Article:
What did you study, and what are your current occupations? 
I got a master in graphic design & illustration at KASK, The Royal Academy of Fine Arts, Ghent and a professional bachelor in the fine arts, printmaking. That last one, to be more specific: non-toxic printmaking, I keep on exploring ever since I got in touch with the world of printmaking. In one year I can say I got my master degree in printmaking, an extra course I started to take at (SABK, The Municipal) Academy of Fine Arts, Ghent after I graduated.
Printmaking is something you have to get by and examine every day, so many different techniques to explore. I have to maintain my known skills but I also try to evolve as much as possible. At the moment that is my main occupation. Working freelance as an illustator/visual artist, translating words into my own world of collages. And I try to develop as much as possible as an artist. I work on a daily basis in my own studio.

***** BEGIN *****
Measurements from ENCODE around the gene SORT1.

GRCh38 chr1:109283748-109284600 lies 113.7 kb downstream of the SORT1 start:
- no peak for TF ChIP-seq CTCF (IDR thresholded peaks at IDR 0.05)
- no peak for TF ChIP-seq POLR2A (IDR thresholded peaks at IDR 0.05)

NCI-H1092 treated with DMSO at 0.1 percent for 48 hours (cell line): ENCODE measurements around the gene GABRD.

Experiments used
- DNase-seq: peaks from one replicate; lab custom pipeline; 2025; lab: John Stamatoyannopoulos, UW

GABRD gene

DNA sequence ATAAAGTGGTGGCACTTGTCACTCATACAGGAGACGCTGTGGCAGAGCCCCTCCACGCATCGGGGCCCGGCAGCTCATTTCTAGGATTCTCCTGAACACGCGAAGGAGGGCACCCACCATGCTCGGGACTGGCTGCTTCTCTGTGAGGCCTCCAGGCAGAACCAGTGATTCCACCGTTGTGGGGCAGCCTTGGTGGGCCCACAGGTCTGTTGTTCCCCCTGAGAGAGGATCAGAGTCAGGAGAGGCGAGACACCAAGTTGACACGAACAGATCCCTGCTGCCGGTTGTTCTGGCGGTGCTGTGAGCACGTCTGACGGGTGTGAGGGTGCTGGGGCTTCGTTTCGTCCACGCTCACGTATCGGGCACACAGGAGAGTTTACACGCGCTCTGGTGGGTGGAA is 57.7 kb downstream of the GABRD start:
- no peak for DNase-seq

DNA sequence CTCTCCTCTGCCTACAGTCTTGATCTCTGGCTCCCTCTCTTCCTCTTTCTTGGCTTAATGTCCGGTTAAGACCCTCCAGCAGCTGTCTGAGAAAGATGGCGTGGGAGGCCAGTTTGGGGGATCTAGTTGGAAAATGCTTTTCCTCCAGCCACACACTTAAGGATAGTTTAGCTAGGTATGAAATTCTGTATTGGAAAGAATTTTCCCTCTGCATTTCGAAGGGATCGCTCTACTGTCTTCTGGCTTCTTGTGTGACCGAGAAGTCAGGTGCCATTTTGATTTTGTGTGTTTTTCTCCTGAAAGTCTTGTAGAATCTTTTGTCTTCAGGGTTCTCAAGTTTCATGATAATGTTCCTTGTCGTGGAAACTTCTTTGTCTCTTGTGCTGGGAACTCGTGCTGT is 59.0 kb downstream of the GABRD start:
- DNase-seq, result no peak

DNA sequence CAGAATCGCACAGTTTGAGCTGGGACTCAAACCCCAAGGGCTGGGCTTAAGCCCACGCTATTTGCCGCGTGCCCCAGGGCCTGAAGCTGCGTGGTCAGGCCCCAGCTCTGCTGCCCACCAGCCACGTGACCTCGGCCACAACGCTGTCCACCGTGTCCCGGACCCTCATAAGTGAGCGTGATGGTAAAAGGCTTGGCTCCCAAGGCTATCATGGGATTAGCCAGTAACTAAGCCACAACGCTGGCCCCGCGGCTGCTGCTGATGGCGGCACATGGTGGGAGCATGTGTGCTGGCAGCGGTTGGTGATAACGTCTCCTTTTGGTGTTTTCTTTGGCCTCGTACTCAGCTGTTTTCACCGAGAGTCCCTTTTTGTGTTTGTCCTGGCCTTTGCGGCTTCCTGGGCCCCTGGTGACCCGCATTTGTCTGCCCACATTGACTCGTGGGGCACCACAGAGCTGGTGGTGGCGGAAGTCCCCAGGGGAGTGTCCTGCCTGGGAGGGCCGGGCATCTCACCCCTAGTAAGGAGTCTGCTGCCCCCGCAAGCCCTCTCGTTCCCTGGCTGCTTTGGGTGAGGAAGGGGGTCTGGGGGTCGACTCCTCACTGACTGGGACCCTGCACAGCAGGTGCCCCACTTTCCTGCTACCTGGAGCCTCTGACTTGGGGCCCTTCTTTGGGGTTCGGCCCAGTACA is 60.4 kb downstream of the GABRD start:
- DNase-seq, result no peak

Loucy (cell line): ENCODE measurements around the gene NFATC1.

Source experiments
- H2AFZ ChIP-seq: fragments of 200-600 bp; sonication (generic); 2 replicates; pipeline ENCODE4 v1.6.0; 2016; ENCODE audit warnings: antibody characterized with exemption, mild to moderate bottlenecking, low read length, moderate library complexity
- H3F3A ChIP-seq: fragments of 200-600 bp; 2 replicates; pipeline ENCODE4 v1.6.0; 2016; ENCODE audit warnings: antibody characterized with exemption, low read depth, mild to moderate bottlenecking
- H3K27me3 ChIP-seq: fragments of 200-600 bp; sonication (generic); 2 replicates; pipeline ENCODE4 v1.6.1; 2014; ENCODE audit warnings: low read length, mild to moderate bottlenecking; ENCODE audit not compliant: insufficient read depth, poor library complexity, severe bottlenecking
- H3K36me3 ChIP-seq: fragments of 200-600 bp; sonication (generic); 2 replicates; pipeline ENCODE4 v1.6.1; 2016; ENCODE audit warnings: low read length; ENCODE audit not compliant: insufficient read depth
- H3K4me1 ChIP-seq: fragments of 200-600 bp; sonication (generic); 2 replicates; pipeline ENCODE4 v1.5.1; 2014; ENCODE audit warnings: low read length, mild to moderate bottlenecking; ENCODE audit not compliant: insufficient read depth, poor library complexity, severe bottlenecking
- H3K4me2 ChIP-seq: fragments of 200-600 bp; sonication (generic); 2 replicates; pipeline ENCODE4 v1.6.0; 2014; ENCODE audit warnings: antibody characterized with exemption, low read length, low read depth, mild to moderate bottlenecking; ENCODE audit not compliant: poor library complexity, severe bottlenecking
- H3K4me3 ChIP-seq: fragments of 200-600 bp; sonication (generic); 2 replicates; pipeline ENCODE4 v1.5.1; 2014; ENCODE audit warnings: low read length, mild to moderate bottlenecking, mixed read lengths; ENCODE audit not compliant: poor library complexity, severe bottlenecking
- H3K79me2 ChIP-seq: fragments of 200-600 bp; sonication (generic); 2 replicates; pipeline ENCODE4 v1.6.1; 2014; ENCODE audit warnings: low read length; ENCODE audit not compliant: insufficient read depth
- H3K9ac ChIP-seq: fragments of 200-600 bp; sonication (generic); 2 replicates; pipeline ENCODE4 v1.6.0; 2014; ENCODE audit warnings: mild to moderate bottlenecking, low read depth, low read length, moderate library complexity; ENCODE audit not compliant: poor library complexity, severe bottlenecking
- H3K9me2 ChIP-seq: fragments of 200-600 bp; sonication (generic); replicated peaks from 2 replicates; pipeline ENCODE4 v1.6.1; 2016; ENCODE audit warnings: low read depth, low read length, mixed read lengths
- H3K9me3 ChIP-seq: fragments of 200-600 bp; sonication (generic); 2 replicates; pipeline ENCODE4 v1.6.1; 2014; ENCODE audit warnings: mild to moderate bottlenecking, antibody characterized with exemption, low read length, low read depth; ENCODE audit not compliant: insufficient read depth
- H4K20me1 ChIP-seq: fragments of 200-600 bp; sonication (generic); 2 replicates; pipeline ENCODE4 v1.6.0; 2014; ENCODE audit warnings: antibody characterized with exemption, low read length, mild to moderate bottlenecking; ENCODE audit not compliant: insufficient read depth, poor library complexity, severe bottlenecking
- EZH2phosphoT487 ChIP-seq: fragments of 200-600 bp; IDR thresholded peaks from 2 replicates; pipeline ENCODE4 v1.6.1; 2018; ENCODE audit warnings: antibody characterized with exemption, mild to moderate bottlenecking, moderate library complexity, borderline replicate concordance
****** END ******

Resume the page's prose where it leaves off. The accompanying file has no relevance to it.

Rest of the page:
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What are you up to in the months to come?

Well as I just said, I’m exploring the world of non-toxic printmaking – etching that is. I got all wrapped up in the photopolymer technique, the combination of collage making and etching. I have some exciting new plans with this technique of photogravure. Some of which can be seen in a group show that I have coming up: TumultInGent#3, 2015, a one day artfestival all around Ghent City, 200 artists on 30 locations, March 25. And then there’s also the group show Extra Murros 2015 that will be held in the Zebrastraat April 2,3 &4.

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“As we speak”
Frederic Hooft, Ghent
Saturday 7th March, from 13h00 to 19h00. 
Gouvernementstraat 20A, 9000